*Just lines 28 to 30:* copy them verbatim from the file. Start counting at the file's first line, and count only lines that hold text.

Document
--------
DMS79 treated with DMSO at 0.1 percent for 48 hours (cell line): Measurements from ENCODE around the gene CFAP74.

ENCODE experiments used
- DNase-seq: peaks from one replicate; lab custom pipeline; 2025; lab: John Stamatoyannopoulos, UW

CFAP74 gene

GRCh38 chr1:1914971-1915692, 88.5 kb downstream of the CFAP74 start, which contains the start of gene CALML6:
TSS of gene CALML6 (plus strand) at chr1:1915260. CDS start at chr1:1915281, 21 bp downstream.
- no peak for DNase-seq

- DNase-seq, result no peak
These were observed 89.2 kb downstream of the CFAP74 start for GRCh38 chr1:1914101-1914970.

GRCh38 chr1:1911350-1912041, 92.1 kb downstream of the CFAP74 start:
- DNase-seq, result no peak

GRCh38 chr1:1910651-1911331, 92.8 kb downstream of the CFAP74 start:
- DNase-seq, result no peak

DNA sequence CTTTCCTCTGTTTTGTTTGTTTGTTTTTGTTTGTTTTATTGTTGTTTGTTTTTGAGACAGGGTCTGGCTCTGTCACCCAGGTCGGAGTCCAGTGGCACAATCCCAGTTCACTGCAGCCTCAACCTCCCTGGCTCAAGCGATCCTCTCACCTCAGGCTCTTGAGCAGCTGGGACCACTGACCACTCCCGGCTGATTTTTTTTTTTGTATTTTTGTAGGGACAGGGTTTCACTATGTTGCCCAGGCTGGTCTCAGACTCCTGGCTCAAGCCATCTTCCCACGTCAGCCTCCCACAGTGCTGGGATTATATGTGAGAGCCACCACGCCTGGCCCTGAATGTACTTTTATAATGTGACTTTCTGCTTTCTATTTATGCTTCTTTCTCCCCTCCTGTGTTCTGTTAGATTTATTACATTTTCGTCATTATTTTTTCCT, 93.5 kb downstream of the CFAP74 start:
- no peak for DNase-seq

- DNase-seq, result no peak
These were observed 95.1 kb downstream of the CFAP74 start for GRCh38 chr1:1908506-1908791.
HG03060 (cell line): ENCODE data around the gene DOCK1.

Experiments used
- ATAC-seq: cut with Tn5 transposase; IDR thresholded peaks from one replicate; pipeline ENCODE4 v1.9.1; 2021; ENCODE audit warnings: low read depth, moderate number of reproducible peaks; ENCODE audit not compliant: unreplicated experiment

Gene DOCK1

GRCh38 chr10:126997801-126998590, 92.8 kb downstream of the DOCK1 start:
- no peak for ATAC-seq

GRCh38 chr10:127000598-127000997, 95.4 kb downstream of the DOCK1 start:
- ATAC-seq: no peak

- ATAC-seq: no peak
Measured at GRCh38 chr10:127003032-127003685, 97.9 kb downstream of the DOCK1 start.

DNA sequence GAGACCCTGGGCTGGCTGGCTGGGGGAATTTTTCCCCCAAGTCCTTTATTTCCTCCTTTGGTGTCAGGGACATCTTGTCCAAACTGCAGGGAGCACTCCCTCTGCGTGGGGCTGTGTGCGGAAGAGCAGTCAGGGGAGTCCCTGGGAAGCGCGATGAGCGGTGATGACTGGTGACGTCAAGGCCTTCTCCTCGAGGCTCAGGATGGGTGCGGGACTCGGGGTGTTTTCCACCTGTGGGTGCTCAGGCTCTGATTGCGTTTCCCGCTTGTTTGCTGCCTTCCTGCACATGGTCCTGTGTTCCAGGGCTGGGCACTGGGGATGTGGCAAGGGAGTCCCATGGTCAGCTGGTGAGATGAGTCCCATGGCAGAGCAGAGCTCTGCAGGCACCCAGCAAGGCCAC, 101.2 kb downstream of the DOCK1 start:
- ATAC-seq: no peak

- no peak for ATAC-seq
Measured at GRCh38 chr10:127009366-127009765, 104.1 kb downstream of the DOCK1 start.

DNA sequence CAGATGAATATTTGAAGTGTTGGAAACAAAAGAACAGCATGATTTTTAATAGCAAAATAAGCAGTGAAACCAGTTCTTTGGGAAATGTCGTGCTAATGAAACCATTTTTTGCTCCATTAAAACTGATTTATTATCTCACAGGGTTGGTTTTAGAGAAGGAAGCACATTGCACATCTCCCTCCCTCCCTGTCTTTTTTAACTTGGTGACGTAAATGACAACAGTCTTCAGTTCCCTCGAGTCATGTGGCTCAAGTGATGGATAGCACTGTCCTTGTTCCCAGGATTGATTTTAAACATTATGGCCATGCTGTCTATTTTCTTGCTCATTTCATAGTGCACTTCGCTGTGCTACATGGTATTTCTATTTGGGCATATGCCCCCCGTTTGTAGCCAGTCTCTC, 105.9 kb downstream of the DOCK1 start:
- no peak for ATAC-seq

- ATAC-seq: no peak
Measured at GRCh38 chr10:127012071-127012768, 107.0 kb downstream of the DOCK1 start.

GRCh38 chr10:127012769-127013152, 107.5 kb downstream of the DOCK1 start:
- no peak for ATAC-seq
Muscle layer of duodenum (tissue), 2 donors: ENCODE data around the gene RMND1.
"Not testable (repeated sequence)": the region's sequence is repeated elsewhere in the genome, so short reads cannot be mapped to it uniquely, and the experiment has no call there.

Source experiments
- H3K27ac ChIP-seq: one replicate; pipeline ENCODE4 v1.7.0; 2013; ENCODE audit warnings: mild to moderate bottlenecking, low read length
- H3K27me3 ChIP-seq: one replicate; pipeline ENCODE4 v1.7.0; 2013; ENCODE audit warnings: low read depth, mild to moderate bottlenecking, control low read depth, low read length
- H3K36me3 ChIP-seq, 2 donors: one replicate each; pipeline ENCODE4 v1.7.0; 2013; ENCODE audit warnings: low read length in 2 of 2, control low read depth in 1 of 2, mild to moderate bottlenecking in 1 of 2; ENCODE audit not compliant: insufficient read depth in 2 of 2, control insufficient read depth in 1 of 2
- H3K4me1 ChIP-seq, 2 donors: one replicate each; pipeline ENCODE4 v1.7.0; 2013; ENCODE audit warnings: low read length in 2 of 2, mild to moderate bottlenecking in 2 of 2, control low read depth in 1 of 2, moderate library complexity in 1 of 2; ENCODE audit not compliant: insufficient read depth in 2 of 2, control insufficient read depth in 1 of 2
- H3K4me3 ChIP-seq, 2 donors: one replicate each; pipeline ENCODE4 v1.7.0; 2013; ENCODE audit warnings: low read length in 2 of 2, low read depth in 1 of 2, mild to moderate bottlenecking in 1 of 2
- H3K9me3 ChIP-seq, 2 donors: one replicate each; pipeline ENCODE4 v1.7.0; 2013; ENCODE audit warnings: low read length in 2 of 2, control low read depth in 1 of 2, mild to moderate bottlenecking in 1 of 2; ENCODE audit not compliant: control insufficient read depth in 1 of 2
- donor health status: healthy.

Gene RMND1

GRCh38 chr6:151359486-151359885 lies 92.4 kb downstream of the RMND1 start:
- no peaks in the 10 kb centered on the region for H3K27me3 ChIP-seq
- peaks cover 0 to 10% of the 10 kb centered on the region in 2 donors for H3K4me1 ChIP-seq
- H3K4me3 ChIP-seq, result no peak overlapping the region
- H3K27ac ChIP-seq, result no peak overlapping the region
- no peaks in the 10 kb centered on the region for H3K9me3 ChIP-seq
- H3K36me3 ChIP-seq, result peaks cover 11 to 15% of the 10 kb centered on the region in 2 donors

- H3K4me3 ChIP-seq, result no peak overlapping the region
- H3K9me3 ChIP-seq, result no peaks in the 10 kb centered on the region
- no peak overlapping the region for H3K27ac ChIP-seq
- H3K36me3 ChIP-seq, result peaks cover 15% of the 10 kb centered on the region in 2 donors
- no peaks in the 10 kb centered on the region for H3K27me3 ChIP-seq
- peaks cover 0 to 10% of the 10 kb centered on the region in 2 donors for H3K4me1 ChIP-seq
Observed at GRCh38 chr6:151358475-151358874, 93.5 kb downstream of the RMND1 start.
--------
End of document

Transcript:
DNA sequence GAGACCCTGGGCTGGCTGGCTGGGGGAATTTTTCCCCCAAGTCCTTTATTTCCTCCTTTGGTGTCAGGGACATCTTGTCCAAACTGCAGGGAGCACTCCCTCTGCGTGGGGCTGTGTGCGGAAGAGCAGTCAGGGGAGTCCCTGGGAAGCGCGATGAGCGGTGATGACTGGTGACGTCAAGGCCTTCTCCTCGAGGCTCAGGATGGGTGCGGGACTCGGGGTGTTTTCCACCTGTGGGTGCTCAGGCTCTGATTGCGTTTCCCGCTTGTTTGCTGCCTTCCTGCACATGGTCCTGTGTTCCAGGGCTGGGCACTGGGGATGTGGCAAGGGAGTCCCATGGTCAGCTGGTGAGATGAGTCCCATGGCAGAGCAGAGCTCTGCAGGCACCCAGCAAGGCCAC, 101.2 kb downstream of the DOCK1 start:
- ATAC-seq: no peak

- no peak for ATAC-seq